A regal queen and a dapper king, both centenarians, will preside over the annual Family Caregiver Walk on Feb. 28 at Queen Ka'ahumanu Center.
Queen Damiana Juan, 103, and King Teruyuki Ikeda, 105 years old, are celebrating their fourth year as reigning monarchs of the walk.
The event is a fundraiser for the Maui Adult Day Care Centers, where the two spend time each week participating in activities appropriate for their own levels of cognitive or physical ability and socializing with their peers. Day care centers are located in Kahului, Wailuku, Lahaina and Hana.
Damiana Juan, 103, and Teruyuki Ikeda, 105, are the queen and king of the Family Caregiver Walk set for Feb. 28 at the Queen Ka‘ahumanu Center.
Damiana Juan was born in the Philippines on Sept. 22, 1905. Widowed when her four children were young, she raised them as a single mother by working long hours at labor-intensive jobs, such as pounding rice. She joined her grown children on Maui in 1975, when she was 70 years old, and has lived with daughter Teresita Martin and son-in-law Edwin ever since then.
"She has 21 grandchildren and 33 great-grandchildren, and she is 'nana' to all the children," says her daughter. "She used to babysit the children, and she still wants to carry them around. It's hard when she weighs only 98 pounds herself. She can still hold the youngest, a year-old boy, but she has to sit down to do it."
Every day, Juan accompanies her daughter to the Kahului Day Care Center. Teresita Martin has been a professional nurse for more than 30 years. She understands how families feel when leaving their loved ones at the day care center for the first time.
"People are worried, and sometimes they feel guilty," she said. "The truth is, when people come here, they become like beloved members of our own family. We take care of them, and if they feel sad or depressed, we make them laugh. We laugh the depression away."
According to Martin, her mother is partial to softer food now, but still eats her favorite Vienna sausage if it is chopped up. Outside of the one cup of hot chocolate that she enjoys each morning, she drinks only water.
"My mother's one defining personal trait," said her daughter, "is her unfailing good nature, no matter how difficult life became. We never even received any scoldings. My mother was always a quiet, kind, helpful person, just as she is now. I feel blessed that I can take care of her."
Born on Maui on Nov. 6, 1903, Teruyuki Ikeda was married for 73 years to Shizue Kubo, who died in 2003. The couple had four children, Richard and Bette, who live in Los Angeles; Edwin, who lives on Oahu; and Hiroshi, who is deceased. They also have 11 grandchildren and eight great-grandchildren.
Mr. Ikeda lives in a foster home on Maui with his caregivers, Zenaida and Cesar Ventura, and attends the Day Care Center two days a week.
"He loves his life on Maui so much that he doesn't want to leave," says his son Edwin. "We all come there to see him."
The family celebrated Teruyuki's 105th birthday in November with a reunion of 58 family members at the Maui Beach Hotel. The son also attributes his father's longevity to his good nature.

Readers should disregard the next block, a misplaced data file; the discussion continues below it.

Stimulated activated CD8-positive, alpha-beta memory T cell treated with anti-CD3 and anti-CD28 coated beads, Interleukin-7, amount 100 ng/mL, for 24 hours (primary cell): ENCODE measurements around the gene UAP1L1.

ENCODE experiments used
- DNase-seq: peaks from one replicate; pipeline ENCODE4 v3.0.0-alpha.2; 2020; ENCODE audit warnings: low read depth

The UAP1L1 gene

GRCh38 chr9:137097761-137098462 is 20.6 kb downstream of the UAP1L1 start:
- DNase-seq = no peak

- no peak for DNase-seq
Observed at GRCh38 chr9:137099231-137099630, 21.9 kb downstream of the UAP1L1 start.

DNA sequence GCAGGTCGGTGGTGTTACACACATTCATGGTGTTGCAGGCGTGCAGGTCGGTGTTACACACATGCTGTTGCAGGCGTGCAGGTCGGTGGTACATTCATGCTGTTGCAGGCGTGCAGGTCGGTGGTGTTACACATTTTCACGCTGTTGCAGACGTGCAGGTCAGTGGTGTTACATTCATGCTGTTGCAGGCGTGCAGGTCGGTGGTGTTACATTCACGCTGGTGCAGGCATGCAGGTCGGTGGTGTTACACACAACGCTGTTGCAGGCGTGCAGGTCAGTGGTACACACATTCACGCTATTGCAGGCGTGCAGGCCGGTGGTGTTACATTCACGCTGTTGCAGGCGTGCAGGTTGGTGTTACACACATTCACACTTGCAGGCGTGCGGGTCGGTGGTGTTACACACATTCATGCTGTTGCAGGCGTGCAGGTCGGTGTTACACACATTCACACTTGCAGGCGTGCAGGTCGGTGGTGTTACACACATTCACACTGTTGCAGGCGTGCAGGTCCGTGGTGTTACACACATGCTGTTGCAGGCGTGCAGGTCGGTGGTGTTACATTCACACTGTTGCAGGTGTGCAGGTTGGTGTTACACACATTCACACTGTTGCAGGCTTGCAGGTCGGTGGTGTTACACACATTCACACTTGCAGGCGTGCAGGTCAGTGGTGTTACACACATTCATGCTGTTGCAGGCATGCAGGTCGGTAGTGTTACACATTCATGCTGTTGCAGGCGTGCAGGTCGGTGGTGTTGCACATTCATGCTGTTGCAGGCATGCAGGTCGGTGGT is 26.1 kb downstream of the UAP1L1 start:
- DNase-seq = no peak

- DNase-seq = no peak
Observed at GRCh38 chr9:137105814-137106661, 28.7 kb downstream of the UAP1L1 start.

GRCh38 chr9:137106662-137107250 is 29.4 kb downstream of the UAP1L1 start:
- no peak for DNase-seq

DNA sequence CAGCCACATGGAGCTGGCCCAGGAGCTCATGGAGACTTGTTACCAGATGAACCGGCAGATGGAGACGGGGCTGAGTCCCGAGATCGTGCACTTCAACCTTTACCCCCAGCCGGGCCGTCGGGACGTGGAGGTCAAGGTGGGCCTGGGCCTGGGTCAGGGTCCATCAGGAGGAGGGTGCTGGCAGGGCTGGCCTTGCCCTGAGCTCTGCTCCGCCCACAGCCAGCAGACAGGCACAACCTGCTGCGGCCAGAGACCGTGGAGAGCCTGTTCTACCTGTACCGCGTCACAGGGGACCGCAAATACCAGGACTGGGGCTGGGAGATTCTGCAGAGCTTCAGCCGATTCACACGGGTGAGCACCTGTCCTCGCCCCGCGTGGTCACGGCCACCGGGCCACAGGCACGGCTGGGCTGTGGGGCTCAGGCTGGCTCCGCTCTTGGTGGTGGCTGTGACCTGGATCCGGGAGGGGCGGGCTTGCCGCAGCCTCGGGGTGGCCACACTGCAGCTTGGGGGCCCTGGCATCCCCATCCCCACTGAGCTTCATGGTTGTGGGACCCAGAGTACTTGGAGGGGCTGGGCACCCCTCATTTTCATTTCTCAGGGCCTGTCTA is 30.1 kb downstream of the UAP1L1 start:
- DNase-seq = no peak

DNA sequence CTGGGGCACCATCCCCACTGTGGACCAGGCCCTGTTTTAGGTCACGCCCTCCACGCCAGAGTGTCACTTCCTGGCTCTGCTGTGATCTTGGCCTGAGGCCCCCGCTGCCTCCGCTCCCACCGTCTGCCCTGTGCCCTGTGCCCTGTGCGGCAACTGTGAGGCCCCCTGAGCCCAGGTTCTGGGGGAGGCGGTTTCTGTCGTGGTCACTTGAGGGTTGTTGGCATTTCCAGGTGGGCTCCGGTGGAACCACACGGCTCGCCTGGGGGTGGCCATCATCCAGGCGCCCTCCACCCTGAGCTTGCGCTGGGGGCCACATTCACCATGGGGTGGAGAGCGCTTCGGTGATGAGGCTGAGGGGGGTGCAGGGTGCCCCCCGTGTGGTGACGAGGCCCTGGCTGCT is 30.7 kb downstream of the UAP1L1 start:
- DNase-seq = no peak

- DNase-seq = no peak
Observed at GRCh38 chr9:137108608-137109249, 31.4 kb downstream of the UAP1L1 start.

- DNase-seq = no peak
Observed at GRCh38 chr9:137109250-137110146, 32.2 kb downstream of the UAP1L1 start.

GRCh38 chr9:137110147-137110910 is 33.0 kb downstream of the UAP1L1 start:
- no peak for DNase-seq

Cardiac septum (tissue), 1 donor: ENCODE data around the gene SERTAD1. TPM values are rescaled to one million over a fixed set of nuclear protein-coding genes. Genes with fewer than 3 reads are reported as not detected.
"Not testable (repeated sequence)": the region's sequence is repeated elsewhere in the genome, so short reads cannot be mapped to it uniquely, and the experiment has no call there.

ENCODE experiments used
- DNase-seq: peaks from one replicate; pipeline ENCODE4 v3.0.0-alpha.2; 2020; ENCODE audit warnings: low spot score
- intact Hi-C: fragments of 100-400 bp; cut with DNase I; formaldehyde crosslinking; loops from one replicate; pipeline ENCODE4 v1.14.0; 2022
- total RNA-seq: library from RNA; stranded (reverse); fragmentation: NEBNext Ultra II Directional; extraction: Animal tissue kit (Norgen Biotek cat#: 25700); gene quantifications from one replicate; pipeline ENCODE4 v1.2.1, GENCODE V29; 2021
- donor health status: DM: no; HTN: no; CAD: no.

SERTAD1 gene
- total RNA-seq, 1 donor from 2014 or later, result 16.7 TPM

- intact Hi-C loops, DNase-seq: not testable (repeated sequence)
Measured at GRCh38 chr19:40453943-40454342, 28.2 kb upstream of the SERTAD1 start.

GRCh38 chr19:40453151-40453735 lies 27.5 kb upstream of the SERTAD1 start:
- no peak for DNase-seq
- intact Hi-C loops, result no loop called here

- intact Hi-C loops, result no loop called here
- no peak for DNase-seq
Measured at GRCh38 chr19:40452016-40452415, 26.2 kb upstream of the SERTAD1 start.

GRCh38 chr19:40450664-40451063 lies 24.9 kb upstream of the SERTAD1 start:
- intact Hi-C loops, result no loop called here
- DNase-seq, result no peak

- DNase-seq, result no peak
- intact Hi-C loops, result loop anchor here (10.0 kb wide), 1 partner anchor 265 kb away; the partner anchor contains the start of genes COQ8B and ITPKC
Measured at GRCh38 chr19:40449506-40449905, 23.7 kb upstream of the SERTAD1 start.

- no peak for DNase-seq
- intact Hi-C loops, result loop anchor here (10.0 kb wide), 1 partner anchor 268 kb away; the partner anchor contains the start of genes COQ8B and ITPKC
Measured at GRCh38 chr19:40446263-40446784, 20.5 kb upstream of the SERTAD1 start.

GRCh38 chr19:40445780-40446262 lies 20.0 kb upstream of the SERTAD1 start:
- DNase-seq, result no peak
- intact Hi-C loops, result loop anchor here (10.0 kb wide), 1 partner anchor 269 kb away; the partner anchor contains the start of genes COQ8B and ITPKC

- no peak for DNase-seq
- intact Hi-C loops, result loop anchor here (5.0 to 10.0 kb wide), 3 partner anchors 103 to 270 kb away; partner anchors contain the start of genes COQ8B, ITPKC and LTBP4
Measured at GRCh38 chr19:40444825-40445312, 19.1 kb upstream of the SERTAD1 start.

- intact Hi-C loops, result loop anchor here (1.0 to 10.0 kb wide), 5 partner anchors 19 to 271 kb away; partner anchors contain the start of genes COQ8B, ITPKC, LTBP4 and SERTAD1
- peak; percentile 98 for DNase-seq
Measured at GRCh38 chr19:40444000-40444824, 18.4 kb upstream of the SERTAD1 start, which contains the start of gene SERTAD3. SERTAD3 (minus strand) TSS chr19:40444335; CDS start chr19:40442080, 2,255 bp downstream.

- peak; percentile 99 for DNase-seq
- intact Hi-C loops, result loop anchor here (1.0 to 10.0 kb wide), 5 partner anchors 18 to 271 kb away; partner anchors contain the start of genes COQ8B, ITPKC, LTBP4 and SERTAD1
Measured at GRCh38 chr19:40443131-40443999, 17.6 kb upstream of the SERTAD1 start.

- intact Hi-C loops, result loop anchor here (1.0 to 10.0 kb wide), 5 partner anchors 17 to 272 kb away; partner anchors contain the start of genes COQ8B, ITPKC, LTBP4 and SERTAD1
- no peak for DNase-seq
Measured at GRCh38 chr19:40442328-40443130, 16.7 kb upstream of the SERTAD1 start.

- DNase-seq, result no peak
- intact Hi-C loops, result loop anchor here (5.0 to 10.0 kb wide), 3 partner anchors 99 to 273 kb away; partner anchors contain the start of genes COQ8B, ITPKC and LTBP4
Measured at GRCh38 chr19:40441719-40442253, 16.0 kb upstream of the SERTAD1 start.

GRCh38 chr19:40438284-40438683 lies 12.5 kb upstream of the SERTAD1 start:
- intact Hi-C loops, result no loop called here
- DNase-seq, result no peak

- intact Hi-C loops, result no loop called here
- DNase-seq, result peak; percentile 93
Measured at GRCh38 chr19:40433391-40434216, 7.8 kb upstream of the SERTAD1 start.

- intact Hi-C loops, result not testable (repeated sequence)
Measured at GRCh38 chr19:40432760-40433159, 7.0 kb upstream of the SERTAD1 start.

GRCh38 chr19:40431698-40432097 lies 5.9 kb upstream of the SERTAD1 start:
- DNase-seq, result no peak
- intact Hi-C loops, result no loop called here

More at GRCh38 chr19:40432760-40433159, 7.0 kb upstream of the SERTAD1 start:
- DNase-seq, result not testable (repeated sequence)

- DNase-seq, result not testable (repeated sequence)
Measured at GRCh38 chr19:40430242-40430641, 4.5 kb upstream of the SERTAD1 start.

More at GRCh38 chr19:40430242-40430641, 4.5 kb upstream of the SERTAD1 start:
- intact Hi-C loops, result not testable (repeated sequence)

"He has never competed in the Olympics or won any prizes for being the greatest or the fastest or the smartest. But he is a winner in the greatest game of all, the game of life, because he has brought joy and love to people, and not just to his own family, but to everyone he has met," he said. "Whatever he had, he shared with others, and he played music and sang to cheer people up during hard times. I don't remember him ever getting angry or arguing with anyone."
According to caretaker Cesar Ventura, Ikeda is still in good health but is "slowing down a bit. He has pretty much given up his gardening, but he still can't pass a weed by without stopping to pull it, and he still gets enjoyment out of strumming his guitar. He spends time each day carefully polishing the instrument. He also enjoys teaching the multiplication tables to our two grandsons."
Ventura said Ikeda still drinks Coke three times a day, but it is diluted with lots of water. "He also needs his food ground so that he can swallow it easily, but he has no special diet," said Ventura.
Ikeda looks forward to guri guri at the Maui Mall.
"Teruyuki is a true gentleman," said Ventura. "He makes sure his shirt is always carefully tucked in, and his joy is to make people happy."
The king and queen and their family members and caregivers will be on hand for the Family Caregiver Walk. Proceeds from the event will provide support groups, workshops, assistance for caregivers throughout Maui County and scholarships for individuals in financial need. In addition to weekday care, the Kahului center offers Saturday respite and Sun Downing programs, and the Lahaina center offers a Saturday respite program.
The walk begins at 7:30 a.m. Feb. 28 at Queen Ka'ahumanu Center, with opening ceremonies at 7 a.m. On-site registration will start at 6:30 a.m. A health fair will open at 7:30 a.m. with free cholesterol and blood-pressure checks, glucose testing, and free massages from the Aloha School of Massage. Twelve health care agencies will share information. The Kidney Foundation will provide do-it-yourself kits for people to check the condition of their kidneys. Free food, prize drawings and great entertainment will continue throughout the morning.
Seniors or people of any age who are physically or mentally challenged and unable to take part in the 3.5-mile walk to Keopuolani Park and back will have the opportunity to take part in a mall miniwalk. Prizes will be given for every two rounds completed.
Entertainment will be provided by Danny Couch, Leokane Pryor & Friends and Jason Sadang & Friends.
For information or assistance, call the Kahului Maui Adult Day Care Centers at 871-5804.
* Patricia Adams is interim assistant dean of instruction at Maui Community College and a volunteer with the Maui Adult Day Care Centers Family Caregiver Walk.